House is considering possibly leaving as few as 3,000 troops.
A U.S. official, speaking on condition of anonymity, said
the White House had asked for options to be developed for
keeping between 3,000 and 9,000 troops in the country.
PAST PEACE HOPES DASHED
Last year, the Obama administration hoped to kick-start
peace talks with a deal that would have seen Washington transfer
five Taliban prisoners from Guantanamo Bay prison. In return,
the Taliban would renounce international terrorism and state a
willingness to enter talks with Karzai's representatives.
That deal never came off, and the question now is whether
it, or an alternative peace process, can get under way as the
U.S. military presence rapidly winds down.
Looking at developments in the last few months, "you could
see that there are things happening," said one U.S. official,
who was not authorized to speak for the record.
At the end of 2012, Pakistan released four Afghan Taliban
prisoners who were close to the movement's reclusive leader,
Mullah Mohammed Omar. It appeared to be a step toward meeting
Afghanistan's long-standing insistence that Islamabad free those
who could help promote reconciliation. A senior Afghan official
welcomed the release.
A member of Pakistan's parliament closely involved in Afghan
policy-making said there are signs of a shift in the thinking of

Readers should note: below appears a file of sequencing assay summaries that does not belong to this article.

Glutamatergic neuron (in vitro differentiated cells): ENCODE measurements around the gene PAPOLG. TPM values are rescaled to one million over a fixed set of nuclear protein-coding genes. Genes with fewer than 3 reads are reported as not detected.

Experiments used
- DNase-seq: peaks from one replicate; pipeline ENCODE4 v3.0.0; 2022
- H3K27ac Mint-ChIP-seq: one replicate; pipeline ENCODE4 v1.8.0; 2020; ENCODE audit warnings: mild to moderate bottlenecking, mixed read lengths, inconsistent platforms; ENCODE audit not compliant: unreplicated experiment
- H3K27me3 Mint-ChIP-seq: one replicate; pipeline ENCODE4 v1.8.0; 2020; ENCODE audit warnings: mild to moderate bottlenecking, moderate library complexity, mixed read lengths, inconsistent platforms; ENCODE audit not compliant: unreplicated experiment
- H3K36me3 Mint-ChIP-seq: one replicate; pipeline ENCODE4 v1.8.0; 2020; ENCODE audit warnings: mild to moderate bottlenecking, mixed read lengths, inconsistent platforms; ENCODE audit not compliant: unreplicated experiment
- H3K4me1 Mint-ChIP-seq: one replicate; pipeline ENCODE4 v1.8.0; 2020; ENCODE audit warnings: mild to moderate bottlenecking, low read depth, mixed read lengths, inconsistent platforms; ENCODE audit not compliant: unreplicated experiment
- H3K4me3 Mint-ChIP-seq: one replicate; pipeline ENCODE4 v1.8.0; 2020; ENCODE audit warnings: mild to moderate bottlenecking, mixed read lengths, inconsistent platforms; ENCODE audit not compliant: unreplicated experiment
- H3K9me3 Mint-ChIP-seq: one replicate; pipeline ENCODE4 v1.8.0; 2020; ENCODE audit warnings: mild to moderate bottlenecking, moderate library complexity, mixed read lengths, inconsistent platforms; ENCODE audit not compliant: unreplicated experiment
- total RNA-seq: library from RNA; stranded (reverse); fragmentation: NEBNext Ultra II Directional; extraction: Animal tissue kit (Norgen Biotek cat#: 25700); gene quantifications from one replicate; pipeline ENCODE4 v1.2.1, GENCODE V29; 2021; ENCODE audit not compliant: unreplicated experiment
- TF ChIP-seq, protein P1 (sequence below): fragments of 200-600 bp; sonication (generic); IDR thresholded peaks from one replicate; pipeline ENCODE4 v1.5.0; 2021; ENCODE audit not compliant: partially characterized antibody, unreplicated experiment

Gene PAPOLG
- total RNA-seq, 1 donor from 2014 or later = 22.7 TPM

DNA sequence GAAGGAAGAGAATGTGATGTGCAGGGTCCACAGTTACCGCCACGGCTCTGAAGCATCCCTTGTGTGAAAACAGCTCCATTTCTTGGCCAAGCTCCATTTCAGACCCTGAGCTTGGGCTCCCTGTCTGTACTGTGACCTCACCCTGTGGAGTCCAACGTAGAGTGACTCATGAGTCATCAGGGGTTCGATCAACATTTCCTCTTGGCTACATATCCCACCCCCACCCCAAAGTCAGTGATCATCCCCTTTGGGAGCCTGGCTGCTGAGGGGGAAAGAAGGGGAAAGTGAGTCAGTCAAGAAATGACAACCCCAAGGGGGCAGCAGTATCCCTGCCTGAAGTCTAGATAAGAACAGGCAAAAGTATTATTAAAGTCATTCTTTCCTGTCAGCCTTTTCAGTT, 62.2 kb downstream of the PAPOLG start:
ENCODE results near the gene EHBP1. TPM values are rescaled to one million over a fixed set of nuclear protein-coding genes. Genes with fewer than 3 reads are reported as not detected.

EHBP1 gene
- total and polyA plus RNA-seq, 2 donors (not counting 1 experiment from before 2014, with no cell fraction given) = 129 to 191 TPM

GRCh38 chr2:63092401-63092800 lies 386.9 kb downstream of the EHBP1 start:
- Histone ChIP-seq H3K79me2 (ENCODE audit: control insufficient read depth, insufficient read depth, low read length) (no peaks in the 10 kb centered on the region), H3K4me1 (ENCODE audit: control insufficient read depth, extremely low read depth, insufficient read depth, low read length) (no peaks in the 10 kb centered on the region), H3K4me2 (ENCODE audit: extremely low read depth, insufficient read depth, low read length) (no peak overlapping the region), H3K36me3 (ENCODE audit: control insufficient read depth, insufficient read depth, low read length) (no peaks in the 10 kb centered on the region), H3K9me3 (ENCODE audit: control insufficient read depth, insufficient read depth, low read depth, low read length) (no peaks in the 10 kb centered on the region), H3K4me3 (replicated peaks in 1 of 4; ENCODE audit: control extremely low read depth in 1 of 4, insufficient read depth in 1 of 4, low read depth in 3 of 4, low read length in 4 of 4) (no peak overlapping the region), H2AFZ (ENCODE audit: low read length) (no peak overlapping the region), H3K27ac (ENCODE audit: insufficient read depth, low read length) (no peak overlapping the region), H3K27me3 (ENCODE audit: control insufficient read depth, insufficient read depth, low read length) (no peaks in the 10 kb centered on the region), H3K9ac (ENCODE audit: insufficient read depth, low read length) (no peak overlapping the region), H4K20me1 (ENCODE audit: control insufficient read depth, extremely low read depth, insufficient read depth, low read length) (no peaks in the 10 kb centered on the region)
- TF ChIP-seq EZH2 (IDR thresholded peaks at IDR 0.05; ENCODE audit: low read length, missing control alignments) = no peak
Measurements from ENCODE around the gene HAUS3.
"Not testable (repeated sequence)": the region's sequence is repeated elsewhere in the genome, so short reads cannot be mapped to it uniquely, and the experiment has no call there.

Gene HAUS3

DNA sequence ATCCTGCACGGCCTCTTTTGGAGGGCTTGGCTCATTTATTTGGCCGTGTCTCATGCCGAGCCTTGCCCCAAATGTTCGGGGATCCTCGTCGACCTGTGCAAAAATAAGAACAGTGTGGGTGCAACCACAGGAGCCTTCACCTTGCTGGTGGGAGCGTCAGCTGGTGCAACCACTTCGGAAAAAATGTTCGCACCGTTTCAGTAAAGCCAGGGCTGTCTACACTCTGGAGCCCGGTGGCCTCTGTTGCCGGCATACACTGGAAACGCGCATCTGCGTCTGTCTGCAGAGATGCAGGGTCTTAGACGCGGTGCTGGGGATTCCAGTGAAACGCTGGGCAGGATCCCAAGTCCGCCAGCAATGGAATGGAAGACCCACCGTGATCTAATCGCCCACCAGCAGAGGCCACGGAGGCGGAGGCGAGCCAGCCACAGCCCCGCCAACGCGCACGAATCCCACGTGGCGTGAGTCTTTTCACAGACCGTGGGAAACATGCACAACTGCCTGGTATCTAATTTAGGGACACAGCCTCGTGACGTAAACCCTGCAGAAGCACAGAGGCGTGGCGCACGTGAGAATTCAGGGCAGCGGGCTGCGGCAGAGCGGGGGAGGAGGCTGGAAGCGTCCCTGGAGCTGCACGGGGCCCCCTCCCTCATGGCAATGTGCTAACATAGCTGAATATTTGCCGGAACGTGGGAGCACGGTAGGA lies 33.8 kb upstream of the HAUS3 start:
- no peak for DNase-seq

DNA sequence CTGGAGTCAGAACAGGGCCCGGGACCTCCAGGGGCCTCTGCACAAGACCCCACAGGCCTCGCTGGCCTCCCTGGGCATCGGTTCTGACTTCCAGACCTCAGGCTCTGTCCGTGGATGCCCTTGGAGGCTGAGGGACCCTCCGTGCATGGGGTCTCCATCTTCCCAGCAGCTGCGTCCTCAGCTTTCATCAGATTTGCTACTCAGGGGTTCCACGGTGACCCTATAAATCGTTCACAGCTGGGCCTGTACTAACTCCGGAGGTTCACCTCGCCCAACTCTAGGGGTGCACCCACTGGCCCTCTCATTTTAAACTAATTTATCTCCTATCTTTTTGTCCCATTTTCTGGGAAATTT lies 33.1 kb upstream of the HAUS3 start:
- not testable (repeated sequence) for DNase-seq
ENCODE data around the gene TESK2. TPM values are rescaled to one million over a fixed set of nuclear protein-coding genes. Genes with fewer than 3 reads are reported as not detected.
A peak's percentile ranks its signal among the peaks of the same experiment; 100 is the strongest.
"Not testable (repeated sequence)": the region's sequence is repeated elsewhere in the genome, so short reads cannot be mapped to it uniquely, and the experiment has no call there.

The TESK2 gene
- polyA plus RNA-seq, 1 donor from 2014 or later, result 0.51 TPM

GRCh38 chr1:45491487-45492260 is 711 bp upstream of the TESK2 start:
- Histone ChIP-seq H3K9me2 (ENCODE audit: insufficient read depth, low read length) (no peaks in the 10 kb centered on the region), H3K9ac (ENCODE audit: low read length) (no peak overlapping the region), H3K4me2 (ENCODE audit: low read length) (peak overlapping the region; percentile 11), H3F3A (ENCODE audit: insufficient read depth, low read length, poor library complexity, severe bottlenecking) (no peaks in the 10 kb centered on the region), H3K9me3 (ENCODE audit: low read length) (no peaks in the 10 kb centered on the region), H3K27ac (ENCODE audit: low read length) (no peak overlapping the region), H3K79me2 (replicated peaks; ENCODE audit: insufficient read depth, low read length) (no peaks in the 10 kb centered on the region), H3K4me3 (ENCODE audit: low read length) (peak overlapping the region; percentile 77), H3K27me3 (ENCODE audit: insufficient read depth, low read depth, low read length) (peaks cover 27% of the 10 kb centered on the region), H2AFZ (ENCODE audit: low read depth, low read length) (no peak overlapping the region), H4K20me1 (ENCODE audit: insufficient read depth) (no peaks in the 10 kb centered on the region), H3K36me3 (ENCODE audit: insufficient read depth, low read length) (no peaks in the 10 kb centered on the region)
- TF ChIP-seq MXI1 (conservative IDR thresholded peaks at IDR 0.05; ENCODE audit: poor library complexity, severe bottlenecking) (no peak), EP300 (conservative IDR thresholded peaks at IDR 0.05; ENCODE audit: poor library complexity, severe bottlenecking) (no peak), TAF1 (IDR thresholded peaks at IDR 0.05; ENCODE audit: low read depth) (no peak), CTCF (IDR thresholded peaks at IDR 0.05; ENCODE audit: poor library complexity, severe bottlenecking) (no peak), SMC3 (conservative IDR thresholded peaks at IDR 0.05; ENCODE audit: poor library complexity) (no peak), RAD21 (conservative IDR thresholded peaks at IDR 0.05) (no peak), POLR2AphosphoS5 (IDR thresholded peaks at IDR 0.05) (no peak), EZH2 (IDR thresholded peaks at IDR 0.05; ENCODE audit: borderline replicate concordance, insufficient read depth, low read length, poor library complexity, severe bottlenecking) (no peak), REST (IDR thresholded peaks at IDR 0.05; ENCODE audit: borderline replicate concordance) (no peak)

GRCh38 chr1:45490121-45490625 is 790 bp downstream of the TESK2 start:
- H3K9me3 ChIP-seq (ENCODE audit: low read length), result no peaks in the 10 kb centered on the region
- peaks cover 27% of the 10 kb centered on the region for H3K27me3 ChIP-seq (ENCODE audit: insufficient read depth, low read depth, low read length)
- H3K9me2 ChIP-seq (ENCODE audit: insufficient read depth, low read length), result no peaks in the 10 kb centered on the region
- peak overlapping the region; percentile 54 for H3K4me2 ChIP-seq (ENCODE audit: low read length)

Pakistan's powerful military. Some in the military, which has
long regarded Afghanistan as a battleground in its existential
conflict with rival India, are now saying that the graver threat
comes from Pakistan's own militants.
"Yes, there is skepticism. The hawks are there. But the fact
is that previously there were absolutely no voices in the army
with this kind of positive thinking," the parliamentarian said.
"Pakistan has also realized that there won't be a complete
withdrawal of the U.S. from Afghanistan," the lawmaker said.
"The security establishment realizes it has to compromise
somewhere. Hence the Taliban releases. ... Hence the statements
from even the most skeptical Afghan officials that there is a
change in Pakistani thinking."
Ghairat Baheer, who represented the Hezb-e-Islami faction at
last month's peace talks in the Paris suburb of Chantilly,
rejected a continued U.S. military presence in Afghanistan, but
praised the Pakistan prisoner release as a sign of its good
WAITING FOR THE TALIBAN
After more than a year of frustration, Obama administration
officials are skeptical about luring the Taliban to peace talks,
citing what appears to be a deep fissure within the movement
between moderates who favor entering the political process and
hard-liners committed to ousting both NATO troops and Karzai.
The Taliban's lead negotiator, Tayeb Agha, whom the Obama
administration regards as a reliable interlocutor, offered to
resign last month in apparent frustration, the Daily Beast
Taliban envoys have yet to meet officially with Karzai's
government, and the insurgents demand a rewriting of the Afghan
"I don't think anyone knows where (reconciliation) stands.
And I mean that because there are a lot of reconciliation talks
and a lot of games that are being played in a lot of places,"
said Fred Kagan, a military analyst at the conservative American
"The likelihood of getting an acceptable deal that actually
secures our interests is vanishingly small," he said. "But the
probability that you could get the deal and have it implemented
in time to make this drawdown timeline make sense is nonsense."